“I never had any lines to learn, but I would see other people coming [to set] and they’d have pages,” said Bale. “I would try to look over their shoulders to see what I was going to be being told that day, because I never knew at all.” Overall, this approach actually made it easier. “If it had been script with a character who doesn’t say very much, that would have been very challenging.”

The actors got to do some of the filming.
Malick frequently distributed GoPros — those lightweight, wearable cameras often used in extreme sports — to the cast, instructing them to hop in a car and drive around or go running off into the ocean. “Then we’d hand back the GoPro and see if it ended up in the film,” said Bale. Although “there was an awful lot of footage we didn’t use,” the tactic fostered trust and allowed for spontaneity.

Los Angeles plays an important role in the film.
Malick makes the City of Angels looks like an intoxicating kind of hell: deserted Hollywood backlots, parties atop glass towers and inside monolithic mansions, and an ominous gray sky that feels like it could break into a thunderstorm at any moment. (There’s even an earthquake thrown into the mix.) “Los Angeles is this great goldfish bowl and a very colorful backdrop,” explained Bale. “There are superficial, decaying, and ugly elements, but within that, you get great beauty and an awful lot of substance. There’s spirituality where you would not expect to find it.”

All those naked women serve a deeper purpose.
Bale’s character certainly has his pick of babes: In addition to Portman, there’s Imogen Poots, Freida Pinto, Cate Blanchett, Teresa Palmer, Katia Winter, and plenty more, all in various states of undress. He also gets intimate with Portman’s toes, which he tenderly sucks on during one of their lusty onscreen moments. (“Very nice,” he remarked when asked about the taste of her little piggies.)

So what was behind all this T&A? “We had such incredibly soulful and intelligent actresses playing these roles,” said Bale. “Women were clearly, um, Rick’s primary source of life.” Explained Portman, “Rick’s journey reflects the great diversity of the types of people — male and female — you find in Los Angeles, from the superficiality at a Hollywood party, and how women are treated there, to Cate Blanchett’s character, who has soul, generosity, and humanity,” said Portman. “The city can encompass both those extremes.”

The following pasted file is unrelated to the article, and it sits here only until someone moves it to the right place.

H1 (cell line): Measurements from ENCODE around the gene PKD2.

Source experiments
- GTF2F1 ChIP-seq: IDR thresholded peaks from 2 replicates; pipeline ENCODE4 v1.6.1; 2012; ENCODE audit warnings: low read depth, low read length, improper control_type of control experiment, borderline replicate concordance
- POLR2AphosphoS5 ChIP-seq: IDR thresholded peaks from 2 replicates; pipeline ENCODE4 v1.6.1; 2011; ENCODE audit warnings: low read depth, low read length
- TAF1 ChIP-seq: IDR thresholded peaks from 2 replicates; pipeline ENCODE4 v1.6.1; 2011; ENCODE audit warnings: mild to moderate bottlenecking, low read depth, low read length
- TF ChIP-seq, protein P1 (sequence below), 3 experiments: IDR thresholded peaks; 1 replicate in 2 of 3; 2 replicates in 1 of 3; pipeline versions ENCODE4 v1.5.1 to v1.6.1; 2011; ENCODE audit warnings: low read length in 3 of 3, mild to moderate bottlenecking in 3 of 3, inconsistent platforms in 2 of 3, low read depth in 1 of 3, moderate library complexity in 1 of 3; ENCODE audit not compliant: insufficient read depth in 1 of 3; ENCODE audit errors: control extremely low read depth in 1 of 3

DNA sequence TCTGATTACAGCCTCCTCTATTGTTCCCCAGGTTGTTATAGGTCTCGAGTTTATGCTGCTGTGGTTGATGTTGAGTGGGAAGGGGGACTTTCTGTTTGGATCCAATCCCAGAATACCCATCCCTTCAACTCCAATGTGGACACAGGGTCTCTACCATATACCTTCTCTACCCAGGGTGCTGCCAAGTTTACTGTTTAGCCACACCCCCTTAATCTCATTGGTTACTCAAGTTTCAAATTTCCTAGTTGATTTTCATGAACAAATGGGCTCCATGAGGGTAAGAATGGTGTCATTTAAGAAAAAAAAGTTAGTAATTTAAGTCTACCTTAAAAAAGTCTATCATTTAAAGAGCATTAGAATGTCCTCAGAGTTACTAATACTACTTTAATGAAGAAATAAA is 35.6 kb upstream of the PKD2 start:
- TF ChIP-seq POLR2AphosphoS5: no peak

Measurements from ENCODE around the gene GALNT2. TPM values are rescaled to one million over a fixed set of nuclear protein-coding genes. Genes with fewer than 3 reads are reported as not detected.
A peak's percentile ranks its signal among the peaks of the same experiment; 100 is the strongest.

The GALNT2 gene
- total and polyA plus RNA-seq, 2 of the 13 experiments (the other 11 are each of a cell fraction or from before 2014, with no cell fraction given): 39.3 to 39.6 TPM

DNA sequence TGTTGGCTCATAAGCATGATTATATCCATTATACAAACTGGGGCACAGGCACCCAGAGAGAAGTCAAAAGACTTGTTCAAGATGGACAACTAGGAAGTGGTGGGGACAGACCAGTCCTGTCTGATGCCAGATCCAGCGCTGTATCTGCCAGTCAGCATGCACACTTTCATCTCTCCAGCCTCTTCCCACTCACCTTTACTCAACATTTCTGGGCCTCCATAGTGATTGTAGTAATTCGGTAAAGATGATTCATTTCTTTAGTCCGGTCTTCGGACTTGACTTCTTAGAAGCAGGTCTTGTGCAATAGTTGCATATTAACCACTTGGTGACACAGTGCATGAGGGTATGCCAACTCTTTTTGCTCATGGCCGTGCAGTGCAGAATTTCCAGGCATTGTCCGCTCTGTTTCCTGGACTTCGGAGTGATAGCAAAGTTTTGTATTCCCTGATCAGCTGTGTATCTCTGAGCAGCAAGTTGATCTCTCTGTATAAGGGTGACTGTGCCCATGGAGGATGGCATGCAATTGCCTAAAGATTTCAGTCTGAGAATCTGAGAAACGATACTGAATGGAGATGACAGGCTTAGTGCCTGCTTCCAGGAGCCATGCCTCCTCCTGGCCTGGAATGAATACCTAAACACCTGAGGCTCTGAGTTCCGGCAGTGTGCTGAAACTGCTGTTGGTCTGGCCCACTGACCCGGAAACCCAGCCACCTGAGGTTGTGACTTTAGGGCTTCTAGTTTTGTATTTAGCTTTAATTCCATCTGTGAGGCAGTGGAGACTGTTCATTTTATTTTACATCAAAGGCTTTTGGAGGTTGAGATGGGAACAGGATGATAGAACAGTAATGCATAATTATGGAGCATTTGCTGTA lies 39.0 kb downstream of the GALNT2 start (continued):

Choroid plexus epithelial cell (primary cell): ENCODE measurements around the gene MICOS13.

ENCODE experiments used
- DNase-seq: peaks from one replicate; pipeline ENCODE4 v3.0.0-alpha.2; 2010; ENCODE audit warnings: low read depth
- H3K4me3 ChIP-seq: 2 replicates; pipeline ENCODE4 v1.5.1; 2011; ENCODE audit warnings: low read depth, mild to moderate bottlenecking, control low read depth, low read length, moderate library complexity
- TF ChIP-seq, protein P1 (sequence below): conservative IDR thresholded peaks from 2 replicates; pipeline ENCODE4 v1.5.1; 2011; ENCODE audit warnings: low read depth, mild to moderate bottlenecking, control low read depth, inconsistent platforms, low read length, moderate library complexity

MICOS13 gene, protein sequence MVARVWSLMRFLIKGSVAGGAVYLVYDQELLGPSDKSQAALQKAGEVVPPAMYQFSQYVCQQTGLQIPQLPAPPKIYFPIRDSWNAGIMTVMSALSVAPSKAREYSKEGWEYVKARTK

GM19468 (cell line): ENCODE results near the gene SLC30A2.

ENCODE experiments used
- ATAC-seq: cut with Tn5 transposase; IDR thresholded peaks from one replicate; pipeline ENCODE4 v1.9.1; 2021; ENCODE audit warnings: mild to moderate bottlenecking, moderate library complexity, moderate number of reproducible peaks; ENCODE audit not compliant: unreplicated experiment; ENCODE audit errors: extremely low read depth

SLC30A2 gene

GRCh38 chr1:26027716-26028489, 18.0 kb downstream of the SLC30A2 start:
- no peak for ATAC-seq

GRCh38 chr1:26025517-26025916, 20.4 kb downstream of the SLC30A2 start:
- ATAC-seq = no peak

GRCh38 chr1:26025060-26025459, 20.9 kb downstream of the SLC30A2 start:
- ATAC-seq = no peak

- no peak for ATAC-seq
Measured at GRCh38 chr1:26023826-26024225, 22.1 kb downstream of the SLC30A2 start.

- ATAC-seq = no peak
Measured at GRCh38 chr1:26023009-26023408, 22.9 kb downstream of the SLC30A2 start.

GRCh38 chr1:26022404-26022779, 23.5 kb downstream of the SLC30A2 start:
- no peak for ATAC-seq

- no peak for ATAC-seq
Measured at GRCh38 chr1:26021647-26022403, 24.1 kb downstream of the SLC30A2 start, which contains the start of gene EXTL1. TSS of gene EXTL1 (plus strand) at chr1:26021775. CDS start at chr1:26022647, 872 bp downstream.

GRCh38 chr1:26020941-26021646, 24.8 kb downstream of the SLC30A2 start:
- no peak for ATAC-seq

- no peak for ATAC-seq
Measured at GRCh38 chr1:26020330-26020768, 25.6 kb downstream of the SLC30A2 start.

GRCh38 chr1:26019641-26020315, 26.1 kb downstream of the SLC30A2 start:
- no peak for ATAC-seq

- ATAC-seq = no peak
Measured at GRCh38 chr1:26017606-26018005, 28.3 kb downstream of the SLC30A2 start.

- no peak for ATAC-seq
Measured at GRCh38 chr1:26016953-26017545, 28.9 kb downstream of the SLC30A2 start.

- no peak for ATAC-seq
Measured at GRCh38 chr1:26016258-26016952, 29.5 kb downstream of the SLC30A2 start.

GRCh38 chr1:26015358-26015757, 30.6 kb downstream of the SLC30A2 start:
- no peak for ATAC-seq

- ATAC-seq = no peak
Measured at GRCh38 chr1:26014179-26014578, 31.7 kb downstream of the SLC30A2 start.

Malick taught Portman that it’s okay to break the rules and embrace the unknown.
Portman’s directorial debut, A Tale of Love and Darkness, is currently in postproduction — and the shoot with Malick was a powerful influence. “He reminded me that you can allow the mistakes and welcome the problems, which he saw as opportunities. It starts raining, you shoot in the rain. You don’t change the schedule. Every day is a search for something beautiful, which is a great way to go into a conventional shoot.” Knight of Cups also marked Portman’s first return to acting since giving birth: “It was quite an intense story to play after having a kid.”

Darren Aronofsky is this year’s Jury President, but that doesn’t mean Knight of Cups has an edge on the competition.
Aronofsky directed Black Swan, for which Portman won an Oscar, and produced The Fighter, which earned Bale one as well. Despite this, Bale’s not convinced he has any leverage. And Portman? “I would never tamper with the — I’m sure — very, very, very unbiased choices of the jury,” she explained cagily. “I will have a drink with him and not talk about the movie.”